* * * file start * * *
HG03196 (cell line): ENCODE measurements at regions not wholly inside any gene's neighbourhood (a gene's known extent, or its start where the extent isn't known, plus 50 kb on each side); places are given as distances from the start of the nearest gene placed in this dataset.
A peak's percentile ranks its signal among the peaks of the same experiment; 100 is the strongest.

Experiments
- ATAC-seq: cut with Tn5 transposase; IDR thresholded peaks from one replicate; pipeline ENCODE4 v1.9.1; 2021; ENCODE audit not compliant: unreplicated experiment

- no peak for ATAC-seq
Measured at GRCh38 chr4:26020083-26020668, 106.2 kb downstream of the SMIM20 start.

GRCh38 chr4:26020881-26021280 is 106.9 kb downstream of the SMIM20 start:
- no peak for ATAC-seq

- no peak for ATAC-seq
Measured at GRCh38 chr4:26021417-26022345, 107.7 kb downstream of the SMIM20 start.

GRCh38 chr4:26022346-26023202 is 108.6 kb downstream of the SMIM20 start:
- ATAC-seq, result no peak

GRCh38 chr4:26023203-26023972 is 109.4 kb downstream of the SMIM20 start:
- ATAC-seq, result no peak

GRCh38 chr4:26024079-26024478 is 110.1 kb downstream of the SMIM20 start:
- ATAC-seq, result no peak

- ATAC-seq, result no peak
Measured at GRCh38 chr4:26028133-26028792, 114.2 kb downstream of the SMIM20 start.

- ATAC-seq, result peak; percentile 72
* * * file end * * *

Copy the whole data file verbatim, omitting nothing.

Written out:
HG03196 (cell line): ENCODE measurements at regions not wholly inside any gene's neighbourhood (a gene's known extent, or its start where the extent isn't known, plus 50 kb on each side); places are given as distances from the start of the nearest gene placed in this dataset.
A peak's percentile ranks its signal among the peaks of the same experiment; 100 is the strongest.

Experiments
- ATAC-seq: cut with Tn5 transposase; IDR thresholded peaks from one replicate; pipeline ENCODE4 v1.9.1; 2021; ENCODE audit not compliant: unreplicated experiment

- no peak for ATAC-seq
Measured at GRCh38 chr4:26020083-26020668, 106.2 kb downstream of the SMIM20 start.

GRCh38 chr4:26020881-26021280 is 106.9 kb downstream of the SMIM20 start:
- no peak for ATAC-seq

- no peak for ATAC-seq
Measured at GRCh38 chr4:26021417-26022345, 107.7 kb downstream of the SMIM20 start.

GRCh38 chr4:26022346-26023202 is 108.6 kb downstream of the SMIM20 start:
- ATAC-seq, result no peak

GRCh38 chr4:26023203-26023972 is 109.4 kb downstream of the SMIM20 start:
- ATAC-seq, result no peak

GRCh38 chr4:26024079-26024478 is 110.1 kb downstream of the SMIM20 start:
- ATAC-seq, result no peak

- ATAC-seq, result no peak
Measured at GRCh38 chr4:26028133-26028792, 114.2 kb downstream of the SMIM20 start.

- ATAC-seq, result peak; percentile 72